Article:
QUINCY, CA — Several popular recreation sites on the Plumas National Forest are scheduled to open today in time for Memorial Day weekend. However, area residents and visitors planning to recreate in the forest this weekend should still be prepared for snow and some closed sites.
Lake Davis, Frenchman and Antelope, Sly Creek Reservoir recreation areas, as well as Spanish Creek, Hallsted and Strawberry campgrounds will open today, May 25.
Lakes Basin, Bucks Lake, Little Grass Valley and other high altitude recreation sites will have later opening dates due to lingering snowpack. High altitude trails, including around Lakes Basin and along the Pacific Crest Trail near Bucks Lake and La Porte, are also heavily affected by snow.
In the Feather River Canyon, Queen Lily, North Fork and Gansner Bar campgrounds are closed due to slides along California Highway 70. Hallsted Campground is opening this weekend and is accessible on Highway 70 from Quincy, but access is affected by the slides west of the campground. Please check CalTrans for the latest highway closure information.
The culvert replacement and road repair project on Forest Road 29N43, also known as Antelope Lake Road, between Genessee and the Antelope Lake Dam is ongoing. However, the road is being reopened weekends during the summer recreation season between 5 p.m. Fridays and 6 a.m. Mondays. For Memorial Day weekend, the road will be open Monday and will close again Tuesday, May 30 at 6 a.m.
Campers and other recreational users should plan on bringing plenty of water and be prepared for changing weather conditions.
“Water systems are still being turned on and water testing is still ongoing at many sites,” said Plumas National Forest Recreation and Lands Program Manager Erika Brenzovich. “It is better to be prepared with plenty of drinking water until we can confirm water availability.”
At Sly Creek Reservoir Recreation Area and Strawberry Campground, visitors should bring all of the water they will need, as the water systems at these sites have been confirmed that they need to be repaired.
Weather can be variable this time of year, including the risk of thunderstorms. Lakes and rivers are also exceptionally cold due to runoff from snowpack. Visitors to the Forest, whether for a day trip or a camping trip, should bring plenty of layers and have dry clothing available.
Swift moving water can be exceptionally dangerous. There is a lot of debris in rivers which can act as “strainers,” allowing water to move through while still blocking the waterway. These are generally impossible to escape. Creeks and rivers should be avoided until flows become safe to recreate in.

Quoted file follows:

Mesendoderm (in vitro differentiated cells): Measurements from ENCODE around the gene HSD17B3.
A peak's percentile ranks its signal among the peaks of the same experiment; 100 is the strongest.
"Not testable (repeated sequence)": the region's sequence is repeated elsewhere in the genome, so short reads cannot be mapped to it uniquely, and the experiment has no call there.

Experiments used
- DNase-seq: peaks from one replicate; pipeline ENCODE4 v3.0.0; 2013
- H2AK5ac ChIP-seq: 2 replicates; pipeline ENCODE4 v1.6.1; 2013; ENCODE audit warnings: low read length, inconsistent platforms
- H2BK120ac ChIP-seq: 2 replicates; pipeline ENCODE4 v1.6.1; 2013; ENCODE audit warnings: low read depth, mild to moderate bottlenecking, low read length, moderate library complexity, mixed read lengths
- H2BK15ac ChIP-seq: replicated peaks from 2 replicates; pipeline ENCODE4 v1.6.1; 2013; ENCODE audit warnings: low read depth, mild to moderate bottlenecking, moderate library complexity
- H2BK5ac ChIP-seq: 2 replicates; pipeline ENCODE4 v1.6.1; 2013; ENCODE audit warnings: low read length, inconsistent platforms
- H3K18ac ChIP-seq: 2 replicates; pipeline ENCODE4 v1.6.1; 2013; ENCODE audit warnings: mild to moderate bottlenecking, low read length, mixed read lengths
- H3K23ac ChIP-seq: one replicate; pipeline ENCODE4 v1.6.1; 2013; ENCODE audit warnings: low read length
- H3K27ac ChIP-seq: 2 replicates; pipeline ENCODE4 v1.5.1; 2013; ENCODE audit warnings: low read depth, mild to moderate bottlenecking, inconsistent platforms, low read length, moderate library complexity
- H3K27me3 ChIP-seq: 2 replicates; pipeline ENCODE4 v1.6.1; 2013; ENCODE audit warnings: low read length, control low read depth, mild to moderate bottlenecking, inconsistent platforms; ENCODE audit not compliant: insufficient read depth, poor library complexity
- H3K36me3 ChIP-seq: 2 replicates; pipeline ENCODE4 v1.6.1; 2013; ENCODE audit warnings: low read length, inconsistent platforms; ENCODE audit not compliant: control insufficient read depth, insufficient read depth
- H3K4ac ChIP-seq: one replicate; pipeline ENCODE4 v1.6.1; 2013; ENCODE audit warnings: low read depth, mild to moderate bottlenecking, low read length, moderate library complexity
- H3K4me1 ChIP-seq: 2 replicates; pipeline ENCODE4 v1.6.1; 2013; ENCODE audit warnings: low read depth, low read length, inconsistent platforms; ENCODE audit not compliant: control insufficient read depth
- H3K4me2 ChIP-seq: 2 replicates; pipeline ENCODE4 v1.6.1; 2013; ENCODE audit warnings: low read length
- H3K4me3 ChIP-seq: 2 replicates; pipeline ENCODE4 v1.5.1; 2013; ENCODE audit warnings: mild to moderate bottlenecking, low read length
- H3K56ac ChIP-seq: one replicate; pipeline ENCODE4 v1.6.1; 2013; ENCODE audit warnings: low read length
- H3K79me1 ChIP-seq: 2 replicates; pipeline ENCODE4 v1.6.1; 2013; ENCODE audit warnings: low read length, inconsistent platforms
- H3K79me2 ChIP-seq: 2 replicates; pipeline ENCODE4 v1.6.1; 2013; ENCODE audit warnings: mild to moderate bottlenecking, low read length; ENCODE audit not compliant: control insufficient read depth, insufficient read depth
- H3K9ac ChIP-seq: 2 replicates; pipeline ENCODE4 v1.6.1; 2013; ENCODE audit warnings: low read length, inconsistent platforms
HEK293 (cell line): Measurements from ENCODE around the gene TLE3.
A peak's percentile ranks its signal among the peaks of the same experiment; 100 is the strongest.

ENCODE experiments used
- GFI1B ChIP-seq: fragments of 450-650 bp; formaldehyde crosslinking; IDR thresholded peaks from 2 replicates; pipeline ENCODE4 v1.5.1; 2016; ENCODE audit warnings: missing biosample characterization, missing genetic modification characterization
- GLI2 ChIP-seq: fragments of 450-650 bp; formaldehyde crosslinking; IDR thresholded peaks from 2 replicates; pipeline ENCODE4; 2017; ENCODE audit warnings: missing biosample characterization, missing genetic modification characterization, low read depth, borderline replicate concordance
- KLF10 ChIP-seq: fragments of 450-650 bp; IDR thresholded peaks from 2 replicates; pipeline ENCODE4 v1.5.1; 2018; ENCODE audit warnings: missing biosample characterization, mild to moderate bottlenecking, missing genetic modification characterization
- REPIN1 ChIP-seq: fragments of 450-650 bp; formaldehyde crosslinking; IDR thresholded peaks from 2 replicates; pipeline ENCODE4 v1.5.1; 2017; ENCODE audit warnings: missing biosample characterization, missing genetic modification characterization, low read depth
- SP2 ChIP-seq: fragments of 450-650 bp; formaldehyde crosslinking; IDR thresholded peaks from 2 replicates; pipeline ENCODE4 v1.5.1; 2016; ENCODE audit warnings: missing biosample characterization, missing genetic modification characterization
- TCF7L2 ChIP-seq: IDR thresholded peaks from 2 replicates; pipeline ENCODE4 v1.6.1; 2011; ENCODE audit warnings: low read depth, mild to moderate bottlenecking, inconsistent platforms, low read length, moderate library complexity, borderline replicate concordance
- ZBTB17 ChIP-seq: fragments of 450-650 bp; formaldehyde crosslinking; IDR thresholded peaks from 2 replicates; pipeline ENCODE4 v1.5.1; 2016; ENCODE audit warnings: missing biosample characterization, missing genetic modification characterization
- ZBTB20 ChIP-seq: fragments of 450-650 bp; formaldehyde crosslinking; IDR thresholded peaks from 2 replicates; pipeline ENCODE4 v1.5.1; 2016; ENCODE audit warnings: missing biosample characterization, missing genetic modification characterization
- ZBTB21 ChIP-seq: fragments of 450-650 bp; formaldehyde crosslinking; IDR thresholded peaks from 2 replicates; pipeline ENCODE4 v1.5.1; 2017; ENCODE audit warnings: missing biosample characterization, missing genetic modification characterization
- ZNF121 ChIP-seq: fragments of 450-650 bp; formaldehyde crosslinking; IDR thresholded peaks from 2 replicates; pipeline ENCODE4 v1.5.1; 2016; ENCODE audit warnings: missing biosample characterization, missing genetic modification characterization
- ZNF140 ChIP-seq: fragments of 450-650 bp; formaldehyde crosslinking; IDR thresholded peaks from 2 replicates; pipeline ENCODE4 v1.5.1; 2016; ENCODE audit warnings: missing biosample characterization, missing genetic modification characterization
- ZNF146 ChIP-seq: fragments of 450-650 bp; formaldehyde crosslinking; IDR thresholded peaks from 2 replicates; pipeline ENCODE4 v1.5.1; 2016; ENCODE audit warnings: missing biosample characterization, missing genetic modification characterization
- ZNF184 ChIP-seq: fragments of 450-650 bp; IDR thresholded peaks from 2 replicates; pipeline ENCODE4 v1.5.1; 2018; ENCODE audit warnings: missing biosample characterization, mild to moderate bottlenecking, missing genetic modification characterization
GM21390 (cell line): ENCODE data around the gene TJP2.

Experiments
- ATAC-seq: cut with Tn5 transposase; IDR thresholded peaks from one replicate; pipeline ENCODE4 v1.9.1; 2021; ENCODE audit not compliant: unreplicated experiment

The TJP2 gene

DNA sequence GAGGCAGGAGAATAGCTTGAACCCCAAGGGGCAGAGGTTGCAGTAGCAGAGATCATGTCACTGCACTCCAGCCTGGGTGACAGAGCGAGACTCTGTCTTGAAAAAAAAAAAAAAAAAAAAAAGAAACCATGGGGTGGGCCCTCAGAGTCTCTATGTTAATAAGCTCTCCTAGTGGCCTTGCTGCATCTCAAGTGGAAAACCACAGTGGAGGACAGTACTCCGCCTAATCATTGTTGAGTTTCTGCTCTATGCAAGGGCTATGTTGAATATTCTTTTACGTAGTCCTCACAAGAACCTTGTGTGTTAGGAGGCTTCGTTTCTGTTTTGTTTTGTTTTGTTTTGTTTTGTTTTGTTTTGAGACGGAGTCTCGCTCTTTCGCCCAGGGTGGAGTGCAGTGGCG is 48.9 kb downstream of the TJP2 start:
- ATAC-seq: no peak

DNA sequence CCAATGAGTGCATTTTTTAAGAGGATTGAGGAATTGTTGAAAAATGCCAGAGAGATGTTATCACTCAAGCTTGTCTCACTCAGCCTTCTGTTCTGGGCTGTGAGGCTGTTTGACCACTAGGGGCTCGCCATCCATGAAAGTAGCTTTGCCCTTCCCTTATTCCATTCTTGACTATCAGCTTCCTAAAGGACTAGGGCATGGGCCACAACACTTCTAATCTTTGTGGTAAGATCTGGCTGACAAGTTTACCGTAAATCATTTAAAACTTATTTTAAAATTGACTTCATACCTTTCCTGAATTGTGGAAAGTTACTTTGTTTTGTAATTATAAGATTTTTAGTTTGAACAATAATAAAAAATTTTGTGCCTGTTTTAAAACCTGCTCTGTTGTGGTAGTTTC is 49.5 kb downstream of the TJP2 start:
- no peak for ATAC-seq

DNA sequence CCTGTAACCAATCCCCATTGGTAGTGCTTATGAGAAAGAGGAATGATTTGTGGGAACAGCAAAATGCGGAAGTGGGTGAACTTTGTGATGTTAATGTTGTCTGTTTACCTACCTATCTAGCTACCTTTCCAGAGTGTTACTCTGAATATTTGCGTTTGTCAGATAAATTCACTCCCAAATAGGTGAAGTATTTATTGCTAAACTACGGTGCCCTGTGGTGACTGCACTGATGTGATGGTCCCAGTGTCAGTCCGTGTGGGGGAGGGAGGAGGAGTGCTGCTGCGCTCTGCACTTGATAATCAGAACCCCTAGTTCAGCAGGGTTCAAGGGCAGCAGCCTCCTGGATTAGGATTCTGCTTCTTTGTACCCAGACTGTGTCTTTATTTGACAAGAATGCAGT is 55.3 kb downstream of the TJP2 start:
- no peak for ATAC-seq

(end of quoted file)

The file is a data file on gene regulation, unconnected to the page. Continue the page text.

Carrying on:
Even with cooler, wet weather, area residents and visitors are also reminded to use caution with anything that can spark a wildfire. This includes never leaving a campfire unattended and making sure it is dead out and cold to the touch before leaving. Trailer chains need to be secured and tires properly inflated to avoid throwing a spark. Motorized equipment should have properly functioning spark arresters.
Outdoors in Plumas will be managing most of the sites they operated last season. Five sites, including Mill Creek and Sundew campgrounds, are shifting to Pacific Gas and Electric management. The Forest Service will be managing 12 sites, including Golden Trout, Meadow Camp and Greenville campgrounds.
The Outdoors in Plumas website is once again live and has season information for the sites they are managing. For more information on Outdoors in Plumas, visit www.outdoorsinplumas.com.
The pricing list on their website has not been updated for the 2023 season. Visitors should expect increases in rates at some sites.
“It’s been observed by our recreation managers that operating costs are increasing due to inflation, higher fuel costs, trash collection, toilet pumping, labor, supplies and other factors,” Brenzovich said. “While the Forest Service managed sites are remaining at the same rates, several of our concessionaire managed sites are having a small increase.”
Road conditions remain challenging and may be hazardous as snow continues to melt and create more runoff than usual. The public is reminded that creating damage to Forest Service roads and trails not only takes time and costly resources to repair, but is also illegal. If you can see your tires leaving any type of rut in the road, please safely turn around and return once the ground has dried enough to prevent further damage.
Drivers should watch for damaged roads and culverts, avoid continuing to travel in these areas, and report the damage to the local ranger district office or Forest Supervisor’s Office. Photos and location coordinates are also appreciated.
“We want everyone to have a safe, enjoyable and memorable Memorial Day weekend, whether it is at home or out enjoying the Plumas National Forest,” said Plumas National Forest Supervisor Chris Carlton. “We are happy that we are able to provide recreation opportunities this weekend following a challenging winter and look forward to having more sites accessible in the coming weeks.”
For more information on the Plumas National Forest, visit www.fs.usda.gov/plumas or on Facebook at www.facebook.com/USFSPlumas.
USDA is an equal opportunity provider, employer and lender.